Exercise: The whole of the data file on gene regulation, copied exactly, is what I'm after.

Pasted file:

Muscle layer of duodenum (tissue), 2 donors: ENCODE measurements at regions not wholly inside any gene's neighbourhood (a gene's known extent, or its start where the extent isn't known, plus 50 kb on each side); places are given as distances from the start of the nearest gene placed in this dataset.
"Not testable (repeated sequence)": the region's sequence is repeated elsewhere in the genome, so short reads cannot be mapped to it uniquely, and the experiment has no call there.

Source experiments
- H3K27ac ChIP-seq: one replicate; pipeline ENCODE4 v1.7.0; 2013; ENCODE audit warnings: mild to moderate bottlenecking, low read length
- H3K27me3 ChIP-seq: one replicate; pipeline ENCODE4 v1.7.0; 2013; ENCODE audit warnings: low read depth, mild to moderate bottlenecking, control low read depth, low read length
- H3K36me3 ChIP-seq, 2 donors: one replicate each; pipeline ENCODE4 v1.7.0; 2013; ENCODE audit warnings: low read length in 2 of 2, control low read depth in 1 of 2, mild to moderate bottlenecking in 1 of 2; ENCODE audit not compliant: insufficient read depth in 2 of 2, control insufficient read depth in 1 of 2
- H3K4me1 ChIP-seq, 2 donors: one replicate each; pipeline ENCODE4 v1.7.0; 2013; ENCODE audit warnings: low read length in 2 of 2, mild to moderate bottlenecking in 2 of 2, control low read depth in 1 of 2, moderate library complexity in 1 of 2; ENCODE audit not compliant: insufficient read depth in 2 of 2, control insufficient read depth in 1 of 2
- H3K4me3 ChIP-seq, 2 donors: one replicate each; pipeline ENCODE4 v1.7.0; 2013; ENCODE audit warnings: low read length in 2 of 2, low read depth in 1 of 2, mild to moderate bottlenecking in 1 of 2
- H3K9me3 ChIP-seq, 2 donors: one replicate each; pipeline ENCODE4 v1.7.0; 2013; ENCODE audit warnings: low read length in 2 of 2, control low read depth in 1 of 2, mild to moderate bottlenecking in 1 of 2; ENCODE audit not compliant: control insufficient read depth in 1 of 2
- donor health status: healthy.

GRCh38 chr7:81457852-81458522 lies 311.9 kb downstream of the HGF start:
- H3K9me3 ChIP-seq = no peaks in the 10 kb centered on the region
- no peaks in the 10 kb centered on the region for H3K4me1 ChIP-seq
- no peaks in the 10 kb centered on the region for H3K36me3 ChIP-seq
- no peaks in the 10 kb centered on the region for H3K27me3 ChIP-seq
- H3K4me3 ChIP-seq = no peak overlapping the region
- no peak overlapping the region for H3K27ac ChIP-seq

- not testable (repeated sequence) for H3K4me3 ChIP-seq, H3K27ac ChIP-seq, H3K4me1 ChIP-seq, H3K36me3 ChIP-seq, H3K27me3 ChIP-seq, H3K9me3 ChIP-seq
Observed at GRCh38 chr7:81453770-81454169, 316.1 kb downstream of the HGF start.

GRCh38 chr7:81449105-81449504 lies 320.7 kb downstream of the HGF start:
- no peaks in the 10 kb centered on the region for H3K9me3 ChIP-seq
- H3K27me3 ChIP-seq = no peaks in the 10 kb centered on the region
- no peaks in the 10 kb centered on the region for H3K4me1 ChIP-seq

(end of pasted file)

Muscle layer of duodenum (tissue), 2 donors: ENCODE measurements at regions not wholly inside any gene's neighbourhood (a gene's known extent, or its start where the extent isn't known, plus 50 kb on each side); places are given as distances from the start of the nearest gene placed in this dataset.
"Not testable (repeated sequence)": the region's sequence is repeated elsewhere in the genome, so short reads cannot be mapped to it uniquely, and the experiment has no call there.

Source experiments
- H3K27ac ChIP-seq: one replicate; pipeline ENCODE4 v1.7.0; 2013; ENCODE audit warnings: mild to moderate bottlenecking, low read length
- H3K27me3 ChIP-seq: one replicate; pipeline ENCODE4 v1.7.0; 2013; ENCODE audit warnings: low read depth, mild to moderate bottlenecking, control low read depth, low read length
- H3K36me3 ChIP-seq, 2 donors: one replicate each; pipeline ENCODE4 v1.7.0; 2013; ENCODE audit warnings: low read length in 2 of 2, control low read depth in 1 of 2, mild to moderate bottlenecking in 1 of 2; ENCODE audit not compliant: insufficient read depth in 2 of 2, control insufficient read depth in 1 of 2
- H3K4me1 ChIP-seq, 2 donors: one replicate each; pipeline ENCODE4 v1.7.0; 2013; ENCODE audit warnings: low read length in 2 of 2, mild to moderate bottlenecking in 2 of 2, control low read depth in 1 of 2, moderate library complexity in 1 of 2; ENCODE audit not compliant: insufficient read depth in 2 of 2, control insufficient read depth in 1 of 2
- H3K4me3 ChIP-seq, 2 donors: one replicate each; pipeline ENCODE4 v1.7.0; 2013; ENCODE audit warnings: low read length in 2 of 2, low read depth in 1 of 2, mild to moderate bottlenecking in 1 of 2
- H3K9me3 ChIP-seq, 2 donors: one replicate each; pipeline ENCODE4 v1.7.0; 2013; ENCODE audit warnings: low read length in 2 of 2, control low read depth in 1 of 2, mild to moderate bottlenecking in 1 of 2; ENCODE audit not compliant: control insufficient read depth in 1 of 2
- donor health status: healthy.

GRCh38 chr7:81457852-81458522 lies 311.9 kb downstream of the HGF start:
- H3K9me3 ChIP-seq = no peaks in the 10 kb centered on the region
- no peaks in the 10 kb centered on the region for H3K4me1 ChIP-seq
- no peaks in the 10 kb centered on the region for H3K36me3 ChIP-seq
- no peaks in the 10 kb centered on the region for H3K27me3 ChIP-seq
- H3K4me3 ChIP-seq = no peak overlapping the region
- no peak overlapping the region for H3K27ac ChIP-seq

- not testable (repeated sequence) for H3K4me3 ChIP-seq, H3K27ac ChIP-seq, H3K4me1 ChIP-seq, H3K36me3 ChIP-seq, H3K27me3 ChIP-seq, H3K9me3 ChIP-seq
Observed at GRCh38 chr7:81453770-81454169, 316.1 kb downstream of the HGF start.

GRCh38 chr7:81449105-81449504 lies 320.7 kb downstream of the HGF start:
- no peaks in the 10 kb centered on the region for H3K9me3 ChIP-seq
- H3K27me3 ChIP-seq = no peaks in the 10 kb centered on the region
- no peaks in the 10 kb centered on the region for H3K4me1 ChIP-seq